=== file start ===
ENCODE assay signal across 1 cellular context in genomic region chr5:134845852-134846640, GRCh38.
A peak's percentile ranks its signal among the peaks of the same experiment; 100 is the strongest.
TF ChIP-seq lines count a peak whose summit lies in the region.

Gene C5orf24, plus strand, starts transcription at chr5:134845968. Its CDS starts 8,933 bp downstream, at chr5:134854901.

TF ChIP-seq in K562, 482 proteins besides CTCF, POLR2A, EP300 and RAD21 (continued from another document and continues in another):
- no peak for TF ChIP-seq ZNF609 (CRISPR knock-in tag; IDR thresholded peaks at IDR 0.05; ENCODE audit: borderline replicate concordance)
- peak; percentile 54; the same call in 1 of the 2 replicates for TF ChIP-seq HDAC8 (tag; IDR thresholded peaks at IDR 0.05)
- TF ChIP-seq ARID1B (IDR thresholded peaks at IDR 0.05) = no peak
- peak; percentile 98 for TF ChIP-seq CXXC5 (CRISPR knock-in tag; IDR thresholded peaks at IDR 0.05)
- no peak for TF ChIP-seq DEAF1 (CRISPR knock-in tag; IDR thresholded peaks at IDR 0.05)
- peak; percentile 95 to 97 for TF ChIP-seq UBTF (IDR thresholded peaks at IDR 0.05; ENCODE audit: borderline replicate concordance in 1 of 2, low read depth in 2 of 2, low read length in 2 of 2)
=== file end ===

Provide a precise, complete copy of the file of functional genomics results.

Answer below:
ENCODE assay signal across 1 cellular context in genomic region chr5:134845852-134846640, GRCh38.
A peak's percentile ranks its signal among the peaks of the same experiment; 100 is the strongest.
TF ChIP-seq lines count a peak whose summit lies in the region.

Gene C5orf24, plus strand, starts transcription at chr5:134845968. Its CDS starts 8,933 bp downstream, at chr5:134854901.

TF ChIP-seq in K562, 482 proteins besides CTCF, POLR2A, EP300 and RAD21 (continued from another document and continues in another):
- no peak for TF ChIP-seq ZNF609 (CRISPR knock-in tag; IDR thresholded peaks at IDR 0.05; ENCODE audit: borderline replicate concordance)
- peak; percentile 54; the same call in 1 of the 2 replicates for TF ChIP-seq HDAC8 (tag; IDR thresholded peaks at IDR 0.05)
- TF ChIP-seq ARID1B (IDR thresholded peaks at IDR 0.05) = no peak
- peak; percentile 98 for TF ChIP-seq CXXC5 (CRISPR knock-in tag; IDR thresholded peaks at IDR 0.05)
- no peak for TF ChIP-seq DEAF1 (CRISPR knock-in tag; IDR thresholded peaks at IDR 0.05)
- peak; percentile 95 to 97 for TF ChIP-seq UBTF (IDR thresholded peaks at IDR 0.05; ENCODE audit: borderline replicate concordance in 1 of 2, low read depth in 2 of 2, low read length in 2 of 2)